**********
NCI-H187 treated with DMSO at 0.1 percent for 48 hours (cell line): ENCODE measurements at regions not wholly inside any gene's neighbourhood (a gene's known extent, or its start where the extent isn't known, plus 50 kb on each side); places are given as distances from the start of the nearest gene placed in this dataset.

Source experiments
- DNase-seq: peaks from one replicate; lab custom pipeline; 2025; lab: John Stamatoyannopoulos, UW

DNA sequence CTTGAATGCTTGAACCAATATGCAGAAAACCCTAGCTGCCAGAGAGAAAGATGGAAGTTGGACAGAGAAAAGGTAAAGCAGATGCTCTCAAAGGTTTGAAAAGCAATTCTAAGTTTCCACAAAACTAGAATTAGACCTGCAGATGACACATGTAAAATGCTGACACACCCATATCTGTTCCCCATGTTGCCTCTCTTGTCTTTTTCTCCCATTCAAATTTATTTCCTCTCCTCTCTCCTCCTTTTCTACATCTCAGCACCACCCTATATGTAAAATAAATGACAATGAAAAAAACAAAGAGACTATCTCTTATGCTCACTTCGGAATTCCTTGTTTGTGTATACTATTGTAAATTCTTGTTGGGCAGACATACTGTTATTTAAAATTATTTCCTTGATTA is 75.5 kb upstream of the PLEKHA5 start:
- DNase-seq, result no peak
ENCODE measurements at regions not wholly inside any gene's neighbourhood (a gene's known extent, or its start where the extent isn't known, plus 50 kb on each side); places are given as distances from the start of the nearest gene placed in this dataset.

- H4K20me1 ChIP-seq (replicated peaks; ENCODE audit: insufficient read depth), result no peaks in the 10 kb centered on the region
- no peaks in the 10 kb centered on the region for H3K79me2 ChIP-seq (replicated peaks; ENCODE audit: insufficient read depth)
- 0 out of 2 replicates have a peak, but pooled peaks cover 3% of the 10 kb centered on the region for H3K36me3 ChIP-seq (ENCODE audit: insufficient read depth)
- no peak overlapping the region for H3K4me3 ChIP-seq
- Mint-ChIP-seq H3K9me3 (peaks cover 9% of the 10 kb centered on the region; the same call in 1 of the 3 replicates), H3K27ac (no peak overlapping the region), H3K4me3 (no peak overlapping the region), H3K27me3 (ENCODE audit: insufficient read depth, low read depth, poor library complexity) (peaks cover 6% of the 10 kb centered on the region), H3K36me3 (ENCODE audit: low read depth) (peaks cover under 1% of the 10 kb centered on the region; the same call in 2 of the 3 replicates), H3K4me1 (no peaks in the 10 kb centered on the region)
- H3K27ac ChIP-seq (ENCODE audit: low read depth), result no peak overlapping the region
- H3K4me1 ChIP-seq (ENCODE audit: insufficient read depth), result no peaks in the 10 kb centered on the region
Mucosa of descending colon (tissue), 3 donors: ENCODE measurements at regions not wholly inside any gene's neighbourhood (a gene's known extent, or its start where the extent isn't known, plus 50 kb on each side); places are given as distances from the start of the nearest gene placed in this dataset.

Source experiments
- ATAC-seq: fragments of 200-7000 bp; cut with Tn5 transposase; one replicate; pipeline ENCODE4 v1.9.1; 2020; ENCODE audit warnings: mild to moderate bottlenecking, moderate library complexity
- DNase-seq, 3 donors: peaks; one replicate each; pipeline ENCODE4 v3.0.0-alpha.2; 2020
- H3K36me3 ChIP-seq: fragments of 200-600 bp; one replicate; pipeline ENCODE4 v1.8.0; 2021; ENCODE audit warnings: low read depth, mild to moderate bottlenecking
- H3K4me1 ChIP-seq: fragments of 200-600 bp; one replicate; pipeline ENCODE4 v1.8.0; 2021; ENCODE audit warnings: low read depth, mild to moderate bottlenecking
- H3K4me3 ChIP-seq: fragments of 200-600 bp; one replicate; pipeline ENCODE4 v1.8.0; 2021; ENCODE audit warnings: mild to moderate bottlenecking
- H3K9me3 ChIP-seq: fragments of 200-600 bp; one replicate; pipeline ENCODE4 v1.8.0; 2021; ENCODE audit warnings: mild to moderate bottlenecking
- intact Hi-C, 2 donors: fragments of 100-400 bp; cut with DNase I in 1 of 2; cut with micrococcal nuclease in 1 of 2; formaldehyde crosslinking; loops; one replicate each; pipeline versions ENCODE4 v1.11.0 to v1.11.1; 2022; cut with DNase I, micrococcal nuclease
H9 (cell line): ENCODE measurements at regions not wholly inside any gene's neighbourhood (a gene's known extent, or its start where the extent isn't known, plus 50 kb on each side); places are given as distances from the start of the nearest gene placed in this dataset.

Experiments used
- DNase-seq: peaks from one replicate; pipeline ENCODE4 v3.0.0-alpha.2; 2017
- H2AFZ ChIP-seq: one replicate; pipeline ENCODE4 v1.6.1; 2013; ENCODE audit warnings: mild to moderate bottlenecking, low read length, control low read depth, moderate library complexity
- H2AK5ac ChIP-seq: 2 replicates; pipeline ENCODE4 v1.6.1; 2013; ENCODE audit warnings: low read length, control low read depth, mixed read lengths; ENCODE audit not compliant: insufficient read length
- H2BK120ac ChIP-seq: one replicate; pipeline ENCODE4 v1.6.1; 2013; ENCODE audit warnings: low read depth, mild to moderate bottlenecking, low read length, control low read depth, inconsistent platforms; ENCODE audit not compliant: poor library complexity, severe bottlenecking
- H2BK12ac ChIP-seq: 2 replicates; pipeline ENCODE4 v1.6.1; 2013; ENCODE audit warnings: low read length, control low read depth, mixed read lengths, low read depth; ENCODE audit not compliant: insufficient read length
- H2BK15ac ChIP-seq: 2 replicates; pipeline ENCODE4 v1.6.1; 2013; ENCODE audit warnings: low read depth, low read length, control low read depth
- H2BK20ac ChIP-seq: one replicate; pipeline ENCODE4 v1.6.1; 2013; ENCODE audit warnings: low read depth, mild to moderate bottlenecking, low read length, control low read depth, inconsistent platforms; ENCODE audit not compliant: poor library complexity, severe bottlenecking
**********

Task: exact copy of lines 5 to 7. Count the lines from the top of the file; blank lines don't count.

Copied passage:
- DNase-seq, result no peak
ENCODE measurements at regions not wholly inside any gene's neighbourhood (a gene's known extent, or its start where the extent isn't known, plus 50 kb on each side); places are given as distances from the start of the nearest gene placed in this dataset.

- H4K20me1 ChIP-seq (replicated peaks; ENCODE audit: insufficient read depth), result no peaks in the 10 kb centered on the region